I am questioning how to right-click on a Mac? You are not alone. Years ago, Apple popularly affirmed that a one-button mouse was the way to run, not the two-button mouse favored by Windows users. The legacy of this determination has been a lot of confusion about how to right-click on a Mac.
Even with a wealth of 2 button mice prepared for use with Macs, the question remains. Even if you understand how to right-click on a Mac, there are lots of doubtful people, perhaps because they have moved from a PC to a Mac and aren’t fair about the key combos such as cutting and paste on a Mac.
There is also the case that the most popular Macs these days are Mac laptops with a multi-touch trackpad with no apparent means of indicting a left or right button click. The Force Touch trackpad on the latest Mac laptops takes multi-touch even far away, but some Mac users will still be uncertain how to right-click on one of them.
How to Left Click on a Mac
So that you know, there’s no lack to be floored by the absenteeism of mouse buttons altogether; being able to left-click needs little to no effort.
Assume you join a third-party mouse with two buttons to your Mac. In that fact, you should automatically accept the secondary controller and chart it to the system’s right-click functions without you having to do anything. On the opposite hand, if you’re using an Apple Magic Mouse, Magic Trackpad, or a MacBook’s built-in trackpad, you can achieve one of the following activities to gain equivalent right-click functionality.
Apply force on the mouse or trackpad until it makes an audible click. There you enrich it, how to left-click on a Mac. Fast forward certain years and Apple mice still do not have the right key; in fact, they don’t have any buttons at all. And neither do the trackpads toward the MacBook, MacBook Air, or MacBook Pro. Momentarily, though, macOS has support for right-clicking, or auxiliary clicking, as Apple calls it. And so if you buy a third-party rodent with the right button, you’ll be prepared to use it to, for example, pull up a contextual menu.
How to Right Click on a Mac
A trackpad is a built-in mouse on Apple MacBooks. It’s the hollow rectangle where your finger can zoom like an ice skater over the surface, making the cursor loop-the-loop or zip from side to side and drawing Zoro-like slashes across the screen.
There are numerous ways to take from to right-click on Mac: tap with two fingers, click in the bottom right corner, and click in the bottom left corner. Take your pick!
How to right-click on Mac trackpad:
- Open Trackpad from System Preferences
- Check the Point & Click tab is highlighted at the head of the Trackpad window
- Check the box next to “Secondary click.”
- Prefer from the dropdown menu the direction you would like to have as your Mac right-click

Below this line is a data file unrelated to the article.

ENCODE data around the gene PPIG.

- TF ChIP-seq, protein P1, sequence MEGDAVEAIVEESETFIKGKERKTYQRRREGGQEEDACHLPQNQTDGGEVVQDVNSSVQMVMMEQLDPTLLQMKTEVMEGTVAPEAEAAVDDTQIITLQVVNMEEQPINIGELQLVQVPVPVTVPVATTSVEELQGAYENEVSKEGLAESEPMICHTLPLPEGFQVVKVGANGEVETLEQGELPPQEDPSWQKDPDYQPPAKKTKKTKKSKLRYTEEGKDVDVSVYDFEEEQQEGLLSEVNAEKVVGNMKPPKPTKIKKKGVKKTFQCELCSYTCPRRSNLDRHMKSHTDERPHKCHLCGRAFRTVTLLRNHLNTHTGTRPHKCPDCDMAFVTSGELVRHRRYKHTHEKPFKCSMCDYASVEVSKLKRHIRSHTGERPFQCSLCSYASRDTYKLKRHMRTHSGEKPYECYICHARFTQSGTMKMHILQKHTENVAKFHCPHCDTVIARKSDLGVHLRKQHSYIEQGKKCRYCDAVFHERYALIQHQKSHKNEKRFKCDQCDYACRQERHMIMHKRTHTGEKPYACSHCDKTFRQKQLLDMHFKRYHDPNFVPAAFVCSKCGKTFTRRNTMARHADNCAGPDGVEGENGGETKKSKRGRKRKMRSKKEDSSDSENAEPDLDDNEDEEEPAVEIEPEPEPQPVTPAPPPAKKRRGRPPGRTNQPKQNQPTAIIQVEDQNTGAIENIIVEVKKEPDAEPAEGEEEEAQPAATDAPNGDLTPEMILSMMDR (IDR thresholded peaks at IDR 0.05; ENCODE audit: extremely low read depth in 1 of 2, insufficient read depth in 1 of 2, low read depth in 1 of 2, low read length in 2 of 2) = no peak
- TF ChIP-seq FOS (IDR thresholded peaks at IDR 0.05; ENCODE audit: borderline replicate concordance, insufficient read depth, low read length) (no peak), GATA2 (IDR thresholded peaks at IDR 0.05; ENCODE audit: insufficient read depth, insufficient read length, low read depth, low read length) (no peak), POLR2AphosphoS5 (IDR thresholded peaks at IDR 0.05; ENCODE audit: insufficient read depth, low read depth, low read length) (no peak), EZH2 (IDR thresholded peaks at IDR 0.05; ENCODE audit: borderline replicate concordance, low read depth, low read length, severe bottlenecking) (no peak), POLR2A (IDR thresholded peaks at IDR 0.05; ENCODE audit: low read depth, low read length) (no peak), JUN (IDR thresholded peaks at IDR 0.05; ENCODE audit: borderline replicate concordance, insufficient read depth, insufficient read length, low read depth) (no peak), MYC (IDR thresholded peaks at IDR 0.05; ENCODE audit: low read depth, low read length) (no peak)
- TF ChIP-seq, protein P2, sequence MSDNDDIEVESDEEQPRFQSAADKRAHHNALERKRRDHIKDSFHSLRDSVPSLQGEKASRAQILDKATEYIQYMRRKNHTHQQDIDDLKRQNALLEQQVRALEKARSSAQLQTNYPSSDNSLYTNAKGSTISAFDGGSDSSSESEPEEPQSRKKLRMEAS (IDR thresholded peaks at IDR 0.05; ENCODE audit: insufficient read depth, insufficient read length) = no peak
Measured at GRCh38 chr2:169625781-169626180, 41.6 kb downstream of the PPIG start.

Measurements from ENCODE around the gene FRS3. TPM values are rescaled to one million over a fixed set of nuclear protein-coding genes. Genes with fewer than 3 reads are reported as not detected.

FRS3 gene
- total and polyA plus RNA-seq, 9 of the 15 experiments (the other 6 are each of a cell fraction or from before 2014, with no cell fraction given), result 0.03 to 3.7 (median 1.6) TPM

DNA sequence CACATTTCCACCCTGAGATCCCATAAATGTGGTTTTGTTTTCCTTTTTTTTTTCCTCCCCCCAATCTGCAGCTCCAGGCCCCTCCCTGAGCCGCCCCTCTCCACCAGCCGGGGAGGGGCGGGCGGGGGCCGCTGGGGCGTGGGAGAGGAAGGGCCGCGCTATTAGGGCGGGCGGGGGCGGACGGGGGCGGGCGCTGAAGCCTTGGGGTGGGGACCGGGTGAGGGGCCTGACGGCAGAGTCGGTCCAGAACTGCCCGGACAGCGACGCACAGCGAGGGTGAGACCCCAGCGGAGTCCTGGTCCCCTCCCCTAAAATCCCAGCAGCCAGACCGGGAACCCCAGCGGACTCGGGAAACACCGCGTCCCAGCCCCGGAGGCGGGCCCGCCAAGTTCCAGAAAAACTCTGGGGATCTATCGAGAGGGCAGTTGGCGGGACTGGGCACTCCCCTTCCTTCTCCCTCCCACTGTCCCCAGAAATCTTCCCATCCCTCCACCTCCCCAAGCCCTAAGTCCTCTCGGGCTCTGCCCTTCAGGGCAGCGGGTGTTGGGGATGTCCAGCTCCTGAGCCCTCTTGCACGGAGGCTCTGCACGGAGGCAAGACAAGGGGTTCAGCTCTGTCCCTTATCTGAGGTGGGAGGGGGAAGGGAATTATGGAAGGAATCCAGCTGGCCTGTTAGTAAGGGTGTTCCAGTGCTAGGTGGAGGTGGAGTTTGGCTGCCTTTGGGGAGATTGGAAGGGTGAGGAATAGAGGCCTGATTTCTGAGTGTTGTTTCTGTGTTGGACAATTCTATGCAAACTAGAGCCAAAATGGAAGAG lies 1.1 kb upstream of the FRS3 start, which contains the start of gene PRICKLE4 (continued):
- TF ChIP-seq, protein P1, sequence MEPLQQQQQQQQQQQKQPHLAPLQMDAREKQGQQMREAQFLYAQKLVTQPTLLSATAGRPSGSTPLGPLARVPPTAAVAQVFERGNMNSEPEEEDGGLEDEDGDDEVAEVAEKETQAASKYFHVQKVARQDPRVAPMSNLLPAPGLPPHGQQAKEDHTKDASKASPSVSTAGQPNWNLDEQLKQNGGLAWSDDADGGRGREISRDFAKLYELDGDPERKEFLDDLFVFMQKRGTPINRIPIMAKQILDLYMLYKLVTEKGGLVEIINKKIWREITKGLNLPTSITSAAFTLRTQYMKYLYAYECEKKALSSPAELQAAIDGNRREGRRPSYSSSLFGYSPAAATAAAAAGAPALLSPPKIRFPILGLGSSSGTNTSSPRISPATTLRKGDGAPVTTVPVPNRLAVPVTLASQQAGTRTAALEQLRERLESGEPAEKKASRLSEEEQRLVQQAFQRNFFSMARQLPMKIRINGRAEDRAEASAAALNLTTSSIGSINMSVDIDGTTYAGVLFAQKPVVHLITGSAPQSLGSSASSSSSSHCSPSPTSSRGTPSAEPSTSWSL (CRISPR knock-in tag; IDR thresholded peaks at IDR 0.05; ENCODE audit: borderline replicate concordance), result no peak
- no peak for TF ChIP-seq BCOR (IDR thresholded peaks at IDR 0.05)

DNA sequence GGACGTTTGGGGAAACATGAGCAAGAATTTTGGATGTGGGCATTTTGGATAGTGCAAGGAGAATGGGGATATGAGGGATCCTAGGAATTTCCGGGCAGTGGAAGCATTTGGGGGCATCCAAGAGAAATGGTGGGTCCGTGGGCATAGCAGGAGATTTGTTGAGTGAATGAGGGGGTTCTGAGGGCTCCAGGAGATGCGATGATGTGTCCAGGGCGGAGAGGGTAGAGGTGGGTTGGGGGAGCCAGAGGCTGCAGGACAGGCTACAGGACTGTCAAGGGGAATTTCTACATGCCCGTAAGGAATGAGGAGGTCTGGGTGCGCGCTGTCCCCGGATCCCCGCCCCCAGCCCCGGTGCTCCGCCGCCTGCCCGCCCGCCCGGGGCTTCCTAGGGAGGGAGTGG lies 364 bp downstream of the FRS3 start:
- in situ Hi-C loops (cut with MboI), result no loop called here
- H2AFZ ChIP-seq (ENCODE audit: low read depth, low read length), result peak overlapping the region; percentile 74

Completely Customize your Gestures
If you are beginning to catch Mac’s possibilities, it will be helpful for you to customize input devices according to your needs, and this is very easy to do using BetterTouchTool. BetterTouchTool is the app that sets entire control at your fingertips, as it allows you to customize various input devices.
Make your gestures do whatever you want:
- Open BetterTouchTool from Launchpad
- Hit Add New Gesture to build custom commands.
- Utilize the dropdown selector Touchpad/Mouse Gesture to pick from the defined gestures, or build your own with Custom.
- Add in keys to the action by picking the checkbox next to the appropriate access.
- Open the Predefined Action menu and click to choose the action.
Any fun commands might include corner ticks to bottom left to remove Trash or pinch with thumb and three fingers to capture a screenshot.
How to Adjust the Rate of Double-Clicking Your Mouse
For the greatest of us, the default velocity for double-clicking a mouse button controls just fine. But for some users with different specifications, an adjustment may be needed. You can alter the period of time macOS waits for a 2nd click to register a double-click, which is helpful if you have difficulty moving your fingers fast.
To adjust the double-click speed, do the following:
- Launch System Preferences and click the Accessibility pane.
- Click Mouse & Trackpad in the left-hand sidebar.
- Drag the slider next to Double-click rate to the left to work macOS wait longer for the 2nd press.
While you are in that pane, you can also modify the delay that occurs when you transport a file over a folder and wait for it to spring open automatically. If you remove files over folders and the folders start open unintentionally, you can slow down the spring load speed. Or if you find you have to wait too long when you require a folder to open, you can do the opposite. Drag the slider close to Spring-loading delay to the left to assign the folder open instantly or to the right for a longer delay.